The Acuity Test (McGraw Hill) was offering financial compensation to schools for having students take this test.

Did Granite District actually fire Ann Florence for refusing to enable the District to make money –by using children for unpaid research guinea pigs? What does “professional compliance” and “teacher ethics” really mean to the district?

Ann Florence’s opinion editorial of one year ago in the Salt Lake Tribune deserves careful re-reading. Her concerns included the non-validity of high-stakes testing because of the testing conditions provided at the school, about the push for Common Core and data analysis, and about the non-validity of reducing the whole time and dedication of a teacher to one student-test-based number, a number over which that teacher has relatively little actual control.

The Tribune also reported that this teacher was punished for speaking about her concerns with the high-stakes tests vocally, including speaking out in front of students.  Does a teacher lose her Constitutional right to freedom of speech just because she is employed by the government? Are teachers to pretend to political neutrality or should they instead be shining exemplars as vibrant participants in the American process of open debate –and sometimes also in honorable disagreement?

Furthermore, basing the heaviest “accountability measures” of state tests on the federal-corporate collusion known as Common Core State Standards, in my opinion, is not only an error but a form of academic malpractice.

Thus, any teacher who refuses to push the SAGE test on students, or refuses to give or grade the Acuity Test, or to promote other high-stakes tests that do not honestly benefit students nor teachers –tests that exist to benefit powermonering politicians and moneygrubbing corporate aims, is, in my opinion, the teacher who is ethically and morally defensible.

The Granite District has marred its honor by firing Ann Florence. The State Board and Office, by doing nothing in this teacher’s defense, are complicit in the wrong.

Christel Swasey


Granite District Superintendent Martin Bates:

State Superintendent Dr. Martell Menlove:

Wasatch Jr High Principal Christine Judd:

Wasatch Jr High Asst. Principal John Anderson:

State School Board:;;;;;;;;;;;;;;;;;;;;

Granite School Board:;;;;;;;

Governor Herbert: (copy/paste your email into this form to send it to the Governor)

Utah legislators: (look up by address here)


Video: Maryland Dad Arrested For Persistent Questioning of Common Core   19 comments

Maryland Dad Robert Small, the Rosa Parks of 2013.

Maryland Dad, Robert Small, was forcibly removed from a meeting last night, when he stood to ask questions about Common Core that were not being answered in the preferred written format.

The Baltimore Sun, The Blaze, and have all reported on this story.

In the video taken at last night’s event, you hear other parents in the audience pleading with the board to allow this man the dignity to ask his question. But the man was removed by security, and he was then arrested –for “disturbing a school operation” and reportedly for also assaulting an officer. The reports say Small will face jail time and/or hefty fines.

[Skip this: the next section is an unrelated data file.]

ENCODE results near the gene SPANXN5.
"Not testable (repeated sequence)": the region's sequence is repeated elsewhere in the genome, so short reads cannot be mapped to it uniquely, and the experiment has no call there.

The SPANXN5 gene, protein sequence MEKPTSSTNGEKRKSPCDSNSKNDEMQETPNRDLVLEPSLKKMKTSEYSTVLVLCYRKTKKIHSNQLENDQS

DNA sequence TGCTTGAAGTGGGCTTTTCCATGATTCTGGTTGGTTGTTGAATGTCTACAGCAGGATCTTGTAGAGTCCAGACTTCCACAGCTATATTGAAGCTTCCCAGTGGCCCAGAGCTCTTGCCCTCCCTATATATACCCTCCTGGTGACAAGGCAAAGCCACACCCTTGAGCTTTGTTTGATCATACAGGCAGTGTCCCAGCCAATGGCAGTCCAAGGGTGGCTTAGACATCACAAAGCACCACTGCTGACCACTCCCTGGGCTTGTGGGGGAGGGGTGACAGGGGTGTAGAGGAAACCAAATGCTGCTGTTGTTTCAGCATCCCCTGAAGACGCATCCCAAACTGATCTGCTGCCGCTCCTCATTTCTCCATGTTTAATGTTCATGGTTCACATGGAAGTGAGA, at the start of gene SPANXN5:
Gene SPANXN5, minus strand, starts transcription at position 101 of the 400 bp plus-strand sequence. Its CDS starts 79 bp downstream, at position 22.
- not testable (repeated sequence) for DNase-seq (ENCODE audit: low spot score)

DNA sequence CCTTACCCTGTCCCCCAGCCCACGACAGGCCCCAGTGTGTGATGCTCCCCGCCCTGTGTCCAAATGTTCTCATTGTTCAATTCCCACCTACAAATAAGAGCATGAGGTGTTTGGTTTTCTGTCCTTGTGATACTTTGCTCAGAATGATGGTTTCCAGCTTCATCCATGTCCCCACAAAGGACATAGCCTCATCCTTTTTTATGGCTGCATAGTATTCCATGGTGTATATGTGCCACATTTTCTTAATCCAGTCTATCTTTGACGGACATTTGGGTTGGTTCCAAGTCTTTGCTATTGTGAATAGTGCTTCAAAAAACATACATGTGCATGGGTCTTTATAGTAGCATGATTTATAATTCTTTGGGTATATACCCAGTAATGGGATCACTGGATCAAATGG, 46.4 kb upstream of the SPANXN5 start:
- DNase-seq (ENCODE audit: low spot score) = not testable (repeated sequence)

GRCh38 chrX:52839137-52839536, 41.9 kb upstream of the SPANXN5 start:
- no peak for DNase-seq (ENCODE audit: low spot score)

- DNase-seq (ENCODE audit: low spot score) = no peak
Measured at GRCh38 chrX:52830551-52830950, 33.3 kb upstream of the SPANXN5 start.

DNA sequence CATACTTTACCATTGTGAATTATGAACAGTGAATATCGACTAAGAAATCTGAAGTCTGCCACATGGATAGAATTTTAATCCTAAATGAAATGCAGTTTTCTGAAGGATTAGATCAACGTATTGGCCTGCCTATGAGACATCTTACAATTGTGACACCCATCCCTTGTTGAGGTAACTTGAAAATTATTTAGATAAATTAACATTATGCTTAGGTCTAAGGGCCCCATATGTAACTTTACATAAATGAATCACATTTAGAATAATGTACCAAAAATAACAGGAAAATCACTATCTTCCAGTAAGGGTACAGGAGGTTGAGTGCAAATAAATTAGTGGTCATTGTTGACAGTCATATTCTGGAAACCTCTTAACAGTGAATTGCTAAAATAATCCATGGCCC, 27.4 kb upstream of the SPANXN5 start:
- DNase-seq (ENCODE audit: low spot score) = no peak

Fines for disturbing a school operation? This was an informational meeting for parents, where information was clearly not being honorably and fully disclosed.

Robert Small refused to be told that he doesn’t have a voice, refused to be told he, as a parent with concerns, doesn’t matter. He refused to say that the edu-government knows best about what is best for his child– without his input.

He is a hero. I am thinking that Rosa Parks is smiling down on Robert Small tonight.

Read more:

Superintendent Edits Child’s Poem to Delete God at Veteran’s Celebration   1 comment

“He prayed to God for peace.  He prayed to God for strength.”

This line was removed from a little girl’s poem about her grandfather’s service in Vietnam.  It was a Veteran’s Day assembly at her school. This is a basic freedom of speech issue, a no brainer.

The little child is not an employee of the United States.  A child is under no obligation to cater to athiests who may be offended at her poem’s reference to God.

The Alliance Defending Freedom pointed out that the Gettysburg address and the Pledge of Allegiance mention God; so, are they, too, no longer to be read at public school assemblies for fear of offending the athiests?


Watch the latest video at

A Teacher Talks: Susan Wilcox on Common Core   6 comments

Our Job Is Not To Indoctrinate

By Utah Teacher Susan Wilcox

We are being duped.

My trust of our district people led me to just go along with many things that I was not aware would be so controlling.  At the end of the year, while we were cleaning out things and had little time to talk, they called us together to ask if they could spend the money on SRA courses that were excellent (in their opinion) – brought NO SAMPLES, and we agreed.

— In one short moment, we had changed from our own lesson plans to nationally written materials.

When we got them during the summer, there was no training yet for using them; they were piled on our shelves and one district person said to just pick them up and get going; the other said wait for training.  (I’m not sure they even knew what they were doing.)